“Taking into account the progression of COVID-19 in all of its key markets and the impact on the activity of its Houses,” Kering estimates that consolidated revenue for the first quarter of 2020, ending March 31, will be down by between 13 percent and 14 percent in reported terms (approximately 15 percent in comparable terms) compared to the first quarter of 2019. The Paris-based group, which owns Gucci, Saint Laurent, Balenciaga, and Bottega Veneta, among other luxury brands, says it expects “sharp” impacts for the second quarter, as well, as consumer opt out of luxury spending amidst the global health crisis.
In a statement released on Friday, “Initial Estimate Of COVID-19 Epidemic Impact,” Kering reveals that it is currently “observing encouraging signs in Mainland China, where the decline in store traffic, and hence in sales, is narrowing” in light of the initial drop as tied to the start of the coronavirus outbreak earlier this year. Conversely, the group states, “the impact of the epidemic remains significant in other Asia Pacific markets, and the situation has substantially deteriorated in recent weeks in Western Europe and, more recently, North America.”
As for second quarter of the year, Kering says that it expects “revenue [to be] sharply impacted by the effect of the epidemic on local clienteles and tourism,” while it estimates that taken together, the “first half of 2020 [will see] recurring operating margin in decline,” but could not comment further, noting “the dynamic nature of the situation and the current lack of visibility.” (Kering will release its first quarter 2020 revenue on April 21).
Against this background, Kering – which generated more than $17 billion in 2019 (up 13.3 percent compared to its full year results for 2018) – says that it “has implemented an initial action plan aimed at adapting its cost base and containing its working capital requirement,” and is “currently considering additional measures that can be activated to mitigate the dilution of its recurring operating margin throughout the year, while protecting its Houses’ market positions and preserving their growth potential and capacity to bounce back in the short and medium term.”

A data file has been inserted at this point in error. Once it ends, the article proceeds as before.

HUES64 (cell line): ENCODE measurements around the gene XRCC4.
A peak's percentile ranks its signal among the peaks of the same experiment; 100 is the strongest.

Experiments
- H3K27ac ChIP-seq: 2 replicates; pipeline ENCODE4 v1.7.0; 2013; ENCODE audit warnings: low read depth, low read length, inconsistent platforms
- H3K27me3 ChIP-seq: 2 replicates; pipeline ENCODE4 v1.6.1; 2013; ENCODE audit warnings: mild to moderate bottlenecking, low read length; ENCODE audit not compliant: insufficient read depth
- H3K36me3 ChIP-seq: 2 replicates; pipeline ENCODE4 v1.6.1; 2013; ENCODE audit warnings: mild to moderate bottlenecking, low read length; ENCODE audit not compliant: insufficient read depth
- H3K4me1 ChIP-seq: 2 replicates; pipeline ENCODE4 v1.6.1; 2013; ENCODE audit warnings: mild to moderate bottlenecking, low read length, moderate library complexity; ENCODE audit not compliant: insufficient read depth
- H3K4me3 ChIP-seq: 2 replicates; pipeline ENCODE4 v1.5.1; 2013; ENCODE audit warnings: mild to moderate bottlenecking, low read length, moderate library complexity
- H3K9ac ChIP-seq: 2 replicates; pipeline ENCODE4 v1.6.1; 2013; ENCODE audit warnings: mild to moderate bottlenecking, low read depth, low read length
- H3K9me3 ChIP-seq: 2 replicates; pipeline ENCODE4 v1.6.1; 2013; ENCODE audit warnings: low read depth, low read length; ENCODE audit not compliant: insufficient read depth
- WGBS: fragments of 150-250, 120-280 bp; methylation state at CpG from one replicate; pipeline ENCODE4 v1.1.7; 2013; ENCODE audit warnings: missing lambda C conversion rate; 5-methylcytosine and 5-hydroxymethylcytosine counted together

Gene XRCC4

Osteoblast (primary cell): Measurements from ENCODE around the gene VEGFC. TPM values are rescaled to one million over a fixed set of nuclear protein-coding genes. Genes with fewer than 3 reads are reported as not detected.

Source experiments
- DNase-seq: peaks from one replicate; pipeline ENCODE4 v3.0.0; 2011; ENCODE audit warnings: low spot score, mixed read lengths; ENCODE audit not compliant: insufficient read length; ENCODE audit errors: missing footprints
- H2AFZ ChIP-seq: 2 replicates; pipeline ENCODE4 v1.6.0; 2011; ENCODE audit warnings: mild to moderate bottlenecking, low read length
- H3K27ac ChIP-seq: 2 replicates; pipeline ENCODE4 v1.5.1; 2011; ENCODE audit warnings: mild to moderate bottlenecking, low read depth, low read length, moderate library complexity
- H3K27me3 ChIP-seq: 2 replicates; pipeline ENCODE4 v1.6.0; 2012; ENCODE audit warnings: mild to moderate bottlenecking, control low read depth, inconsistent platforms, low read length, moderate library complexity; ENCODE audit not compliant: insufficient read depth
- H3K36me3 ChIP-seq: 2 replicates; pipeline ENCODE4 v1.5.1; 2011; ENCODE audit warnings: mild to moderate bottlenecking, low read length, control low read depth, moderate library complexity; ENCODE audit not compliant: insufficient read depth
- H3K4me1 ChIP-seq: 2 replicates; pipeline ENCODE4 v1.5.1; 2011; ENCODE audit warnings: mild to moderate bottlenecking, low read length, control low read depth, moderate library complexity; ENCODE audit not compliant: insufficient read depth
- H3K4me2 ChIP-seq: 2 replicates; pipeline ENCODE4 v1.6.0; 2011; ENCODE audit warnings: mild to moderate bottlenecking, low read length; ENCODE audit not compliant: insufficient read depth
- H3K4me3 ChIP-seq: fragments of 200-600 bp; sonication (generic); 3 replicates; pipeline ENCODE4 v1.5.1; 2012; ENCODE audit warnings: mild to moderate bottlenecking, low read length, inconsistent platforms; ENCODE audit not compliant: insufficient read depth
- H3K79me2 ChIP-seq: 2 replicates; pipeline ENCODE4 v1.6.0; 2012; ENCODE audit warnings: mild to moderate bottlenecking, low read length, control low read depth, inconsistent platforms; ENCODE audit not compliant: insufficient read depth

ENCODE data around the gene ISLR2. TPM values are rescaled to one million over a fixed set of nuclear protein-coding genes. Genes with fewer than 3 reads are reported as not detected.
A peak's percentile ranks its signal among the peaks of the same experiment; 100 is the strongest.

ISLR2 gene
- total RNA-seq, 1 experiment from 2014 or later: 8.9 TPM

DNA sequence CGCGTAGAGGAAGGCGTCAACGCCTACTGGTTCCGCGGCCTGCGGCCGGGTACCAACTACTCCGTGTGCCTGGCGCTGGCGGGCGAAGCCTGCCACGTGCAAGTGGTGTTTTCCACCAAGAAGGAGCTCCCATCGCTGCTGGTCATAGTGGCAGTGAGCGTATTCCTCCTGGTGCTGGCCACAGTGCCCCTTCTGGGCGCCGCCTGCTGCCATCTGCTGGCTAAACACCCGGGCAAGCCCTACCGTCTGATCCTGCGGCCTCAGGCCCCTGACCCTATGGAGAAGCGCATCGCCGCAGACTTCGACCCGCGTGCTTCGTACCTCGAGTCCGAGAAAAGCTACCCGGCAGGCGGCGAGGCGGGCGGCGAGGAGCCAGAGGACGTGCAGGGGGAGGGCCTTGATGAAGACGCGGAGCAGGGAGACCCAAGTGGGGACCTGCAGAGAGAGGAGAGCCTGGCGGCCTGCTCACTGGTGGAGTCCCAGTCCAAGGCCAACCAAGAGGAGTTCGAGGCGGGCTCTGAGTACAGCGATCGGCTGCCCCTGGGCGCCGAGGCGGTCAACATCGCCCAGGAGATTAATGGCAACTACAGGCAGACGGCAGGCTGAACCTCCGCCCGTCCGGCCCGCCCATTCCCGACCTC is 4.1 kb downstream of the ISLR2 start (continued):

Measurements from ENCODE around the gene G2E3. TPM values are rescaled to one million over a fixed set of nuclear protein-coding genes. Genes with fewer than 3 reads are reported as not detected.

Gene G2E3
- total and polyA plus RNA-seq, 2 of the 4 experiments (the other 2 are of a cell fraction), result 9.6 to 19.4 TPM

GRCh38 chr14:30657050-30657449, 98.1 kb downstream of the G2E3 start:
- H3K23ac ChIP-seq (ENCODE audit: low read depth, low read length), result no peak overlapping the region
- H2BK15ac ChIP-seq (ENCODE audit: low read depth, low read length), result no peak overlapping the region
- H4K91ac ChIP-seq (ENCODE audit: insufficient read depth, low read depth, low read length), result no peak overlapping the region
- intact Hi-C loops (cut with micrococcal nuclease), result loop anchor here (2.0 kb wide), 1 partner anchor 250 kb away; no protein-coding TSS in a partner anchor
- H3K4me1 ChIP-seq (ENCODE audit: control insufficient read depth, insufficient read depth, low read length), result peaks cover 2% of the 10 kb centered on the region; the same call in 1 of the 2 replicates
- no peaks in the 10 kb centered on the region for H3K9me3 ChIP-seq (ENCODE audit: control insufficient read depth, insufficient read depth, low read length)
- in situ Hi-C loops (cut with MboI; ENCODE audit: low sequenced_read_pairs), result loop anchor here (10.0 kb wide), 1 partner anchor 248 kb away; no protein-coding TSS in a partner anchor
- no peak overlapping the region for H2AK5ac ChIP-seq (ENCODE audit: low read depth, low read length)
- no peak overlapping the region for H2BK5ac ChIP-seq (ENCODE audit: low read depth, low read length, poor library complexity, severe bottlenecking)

Ultimately, “the epidemic does not call into question the structural drivers of the Luxury industry,” per Kering, which says that the “strength of [its] business model and organization, as well as its financial health and discipline, reinforce the Group’s confidence in its medium- and long-term growth prospects.”
Meanwhile, elsewhere in the luxury segment, Burberry revealed this week that it expects sales in the final weeks of March to fall by as much as 80 percent, per CNBC, with “like-for-like sales in the final weeks of its financial year to March 28 would be down 70 to 80 percent, and as a result fourth-quarter sales would be 30 percent lower.” The British brand did, however, stated that sales in China have begun to improve in recent weeks, as shops there have started to reopen.